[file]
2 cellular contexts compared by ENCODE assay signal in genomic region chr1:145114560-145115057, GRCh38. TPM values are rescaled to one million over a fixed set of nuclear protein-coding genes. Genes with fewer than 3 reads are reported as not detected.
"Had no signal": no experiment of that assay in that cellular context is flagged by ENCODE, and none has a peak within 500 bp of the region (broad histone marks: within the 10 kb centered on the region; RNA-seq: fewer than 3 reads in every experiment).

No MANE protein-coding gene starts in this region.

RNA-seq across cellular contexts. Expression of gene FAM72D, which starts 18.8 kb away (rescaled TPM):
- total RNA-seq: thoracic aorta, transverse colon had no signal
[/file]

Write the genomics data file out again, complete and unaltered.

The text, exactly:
2 cellular contexts compared by ENCODE assay signal in genomic region chr1:145114560-145115057, GRCh38. TPM values are rescaled to one million over a fixed set of nuclear protein-coding genes. Genes with fewer than 3 reads are reported as not detected.
"Had no signal": no experiment of that assay in that cellular context is flagged by ENCODE, and none has a peak within 500 bp of the region (broad histone marks: within the 10 kb centered on the region; RNA-seq: fewer than 3 reads in every experiment).

No MANE protein-coding gene starts in this region.

RNA-seq across cellular contexts. Expression of gene FAM72D, which starts 18.8 kb away (rescaled TPM):
- total RNA-seq: thoracic aorta, transverse colon had no signal